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Plant Profile: Jewelweeds – Jewels of the Later Summer

Most people encounter the balsam family, Balsaminaceae, through busy lizzie, Impatiens walleriana, the common annual of municipal garden beds. However, we have three wild-growing Impatiens species in Alberta: the native Impatiens noli-tangere, I. capensis and the non-native I. glandulifera. All are tall (to 150 cm in the natives), often branched, annual herbs with succulent, somewhat translucent, reddish stems, simple, ovate-lanceolate to lanceolate, hairless, shallowly toothed leaves and large, attractive flowers. They are found in wet habitats such as moist woods, swamps and shady ravines.

Impatiens noli-tangere, western jewelweed or yellow touch-me-not (among other common names) seems somewhat more common locally than I. capensis, spotted jewelweed or orange touch-me-not. Its large (to 3 cm) yellow flowers are produced in July through September in the axils of the leaves on branched, filiform stalks that arise mostly below the leaves (although some are above them) and dangle horizontally like suspended slippers. Of the three sepals, two are small, white and paired, but one forms a yellow, funnel-like pouch or sac which ends in a narrow, recurved spur. The spur in particular is spotted with dark red or purple dots; it produces nectar attractive to hummingbirds, bees and a variety of other insects. The petals appear as two large lateral lobes forming a lip that functions as a landing pad for insects. A small upper petal forms a cap above the tight cluster of stamens surrounding a thin, green pistil which will become a narrow, green seed capsule or pod. This pod splits explosively when it is ripe, ejecting the seeds a considerable distance, sometimes to the surprise of an approaching visitor. This phenomenon is also the reason for the species’ Latin epithet, noli-tangere, which means “be unwilling to touch.” Many of the pods, however, are not produced by the large, showy yellow flowers (called chasmogamous) but by small, inconspicuous flowers that are fertilized without opening (called cleistogamous).

Impatiens capensis, spotted jewelweed, is very similar, and may sometimes be found growing with western jewelweed. The two are distinguished on flower colour and shape, and the angle of recurvature of the spur, as follows:

Impatiens noli-tangere: flowers pale yellow, red-dotted, occasionally unspotted; sac approximately 20 mm long, about half as broad as long (making for a more slender flower), with the spur curled under at a loose angle;

Impatiens capensis: flowers orange to reddish, spotted with red or purple; sac shorter (15-18 mm) and about two-thirds as broad as long (making for a shorter, chunkier flower), and a spur that is abruptly curled back (a bit like a pig’s curly tail).

Western jewelweed is a circumpolar species that occurs in western Canada (west of Ontario), and also in Europe and Asia. Spotted jewelweed is exclusively North American and is native across Canada, except for B.C. where it has been introduced.

Himalayan or Indian balsam, or purple jewelweed, Impatiens glandulifera, our third Albertan Impatiens, by contrast is a native of the Himalayan mountains, as its name suggests. It has been introduced into northern temperate countries for its beauty, and other qualities, with disastrous results. Its large flowers are pale to deep pink, 3-4 cm long, with a short spur and the upper petal now forming a hood such that the flower resembles a policeman’s helmet (the English name for the species). The deep-green, glossy, lanceolate leaves arise in groups of three at the nodes of the red, succulent stems. The specific name glandulifera derives from the nectar-producing glands at the base of the leaf stalks.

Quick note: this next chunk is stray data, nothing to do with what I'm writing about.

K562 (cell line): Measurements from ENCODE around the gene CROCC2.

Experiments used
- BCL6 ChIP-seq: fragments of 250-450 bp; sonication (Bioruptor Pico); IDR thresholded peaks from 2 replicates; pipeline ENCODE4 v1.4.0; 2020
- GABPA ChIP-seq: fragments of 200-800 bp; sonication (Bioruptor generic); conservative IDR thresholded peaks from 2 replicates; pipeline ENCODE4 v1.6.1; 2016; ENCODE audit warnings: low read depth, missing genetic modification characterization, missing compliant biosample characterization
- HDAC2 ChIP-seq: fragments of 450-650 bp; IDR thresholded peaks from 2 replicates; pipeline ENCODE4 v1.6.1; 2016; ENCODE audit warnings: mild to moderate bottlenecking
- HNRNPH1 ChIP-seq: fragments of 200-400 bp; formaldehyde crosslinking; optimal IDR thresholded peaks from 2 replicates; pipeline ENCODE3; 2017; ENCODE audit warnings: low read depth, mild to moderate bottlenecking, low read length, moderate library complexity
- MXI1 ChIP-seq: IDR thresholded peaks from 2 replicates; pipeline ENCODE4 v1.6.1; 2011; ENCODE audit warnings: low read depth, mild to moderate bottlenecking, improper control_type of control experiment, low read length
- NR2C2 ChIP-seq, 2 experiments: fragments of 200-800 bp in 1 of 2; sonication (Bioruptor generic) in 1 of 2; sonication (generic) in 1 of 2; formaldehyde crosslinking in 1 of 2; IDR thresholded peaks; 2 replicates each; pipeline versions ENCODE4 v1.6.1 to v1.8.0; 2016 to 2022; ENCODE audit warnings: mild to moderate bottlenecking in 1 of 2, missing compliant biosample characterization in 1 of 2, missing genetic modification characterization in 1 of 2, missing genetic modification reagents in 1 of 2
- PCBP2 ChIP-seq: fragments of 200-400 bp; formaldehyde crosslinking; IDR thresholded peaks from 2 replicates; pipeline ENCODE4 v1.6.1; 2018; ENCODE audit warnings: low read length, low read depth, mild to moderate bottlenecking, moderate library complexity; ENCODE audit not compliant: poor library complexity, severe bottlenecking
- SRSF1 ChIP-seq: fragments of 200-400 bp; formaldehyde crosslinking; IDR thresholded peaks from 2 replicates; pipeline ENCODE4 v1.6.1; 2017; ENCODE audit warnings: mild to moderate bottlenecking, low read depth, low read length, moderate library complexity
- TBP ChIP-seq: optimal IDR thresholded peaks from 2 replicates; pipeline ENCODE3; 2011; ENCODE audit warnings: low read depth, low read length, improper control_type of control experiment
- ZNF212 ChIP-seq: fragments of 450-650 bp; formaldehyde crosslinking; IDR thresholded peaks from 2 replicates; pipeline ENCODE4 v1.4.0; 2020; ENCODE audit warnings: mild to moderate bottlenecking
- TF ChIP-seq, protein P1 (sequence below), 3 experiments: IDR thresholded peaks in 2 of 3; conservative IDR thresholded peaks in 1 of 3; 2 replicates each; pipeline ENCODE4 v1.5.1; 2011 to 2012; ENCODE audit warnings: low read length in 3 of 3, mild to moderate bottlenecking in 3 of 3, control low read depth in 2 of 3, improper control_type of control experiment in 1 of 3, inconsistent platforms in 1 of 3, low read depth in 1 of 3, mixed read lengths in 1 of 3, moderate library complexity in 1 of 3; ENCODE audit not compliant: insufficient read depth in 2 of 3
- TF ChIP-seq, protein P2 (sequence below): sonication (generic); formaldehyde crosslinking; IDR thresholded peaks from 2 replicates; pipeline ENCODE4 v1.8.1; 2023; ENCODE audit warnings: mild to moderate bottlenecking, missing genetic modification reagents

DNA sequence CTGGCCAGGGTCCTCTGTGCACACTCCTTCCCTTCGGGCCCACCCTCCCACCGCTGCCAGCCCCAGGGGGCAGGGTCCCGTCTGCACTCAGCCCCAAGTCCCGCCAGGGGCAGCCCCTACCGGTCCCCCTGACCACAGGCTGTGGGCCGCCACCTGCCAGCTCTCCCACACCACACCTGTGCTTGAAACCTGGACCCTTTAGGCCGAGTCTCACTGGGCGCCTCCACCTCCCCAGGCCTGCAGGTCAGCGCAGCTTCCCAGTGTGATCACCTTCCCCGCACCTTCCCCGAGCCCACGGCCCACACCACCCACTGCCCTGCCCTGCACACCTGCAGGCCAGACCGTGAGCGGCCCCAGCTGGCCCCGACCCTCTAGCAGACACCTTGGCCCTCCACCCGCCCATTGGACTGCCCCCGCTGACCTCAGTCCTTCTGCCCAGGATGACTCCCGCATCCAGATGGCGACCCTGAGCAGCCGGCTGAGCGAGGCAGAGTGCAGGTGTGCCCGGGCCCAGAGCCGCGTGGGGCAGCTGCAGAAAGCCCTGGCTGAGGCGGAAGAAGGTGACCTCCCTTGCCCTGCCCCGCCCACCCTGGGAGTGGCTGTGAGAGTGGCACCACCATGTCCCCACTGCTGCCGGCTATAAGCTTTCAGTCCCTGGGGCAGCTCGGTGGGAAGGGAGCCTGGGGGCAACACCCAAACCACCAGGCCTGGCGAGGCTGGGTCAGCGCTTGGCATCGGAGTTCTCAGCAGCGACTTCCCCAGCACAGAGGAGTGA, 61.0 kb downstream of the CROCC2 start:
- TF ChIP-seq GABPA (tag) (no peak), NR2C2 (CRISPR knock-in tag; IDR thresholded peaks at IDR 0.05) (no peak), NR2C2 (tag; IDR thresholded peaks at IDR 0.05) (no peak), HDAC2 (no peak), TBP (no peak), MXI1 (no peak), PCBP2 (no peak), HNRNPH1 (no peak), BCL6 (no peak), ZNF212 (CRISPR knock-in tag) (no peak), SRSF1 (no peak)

More restricted to riparian habitats than our native jewelweeds, Himalayan balsam creates dense stands along river shores in its adopted countries, replacing native perennial vegetation and leading to bank erosion when these shallow-rooted annuals die down in the fall. It has been introduced across most of Canada, but is rare in Alberta. It has occurred in Edmonton’s river valley and at Pigeon Lake. In Alberta it is a prohibited noxious weed under the Weed Control Act, illegal to buy, sell, transport or possess, as it is in the European Union. Stands can be readily removed by pulling, however, or by cutting off the flowers to prevent seed production. Interestingly, it is not listed as present in Moss’s Flora of Alberta published in 1983. (See for an account of its fascinating history in Europe, and an illustration of ecological repercussions when Man meddles.)

So why are the jewelweeds called jewelweeds? Some literature suggests that it may be because the leaves are water-repellent and rainwater falling on their surface forms beads of water droplets (this is indeed the case) which shine in the sun. My own theory is that the delicate yellow flowers shine like jewels amid the deep glom of a summer swamp! They have even been mistaken for orchids!

An interesting afterthought: plants that have a wide distributional range often vary greatly in abundance across that range. The literature suggests that Impatiens noli-tangere may be scarce and/or under threat in Europe. Hence, is it possible that maintaining the species in Canadian habitats, where it is abundant, is a hedge against extinction of the species?


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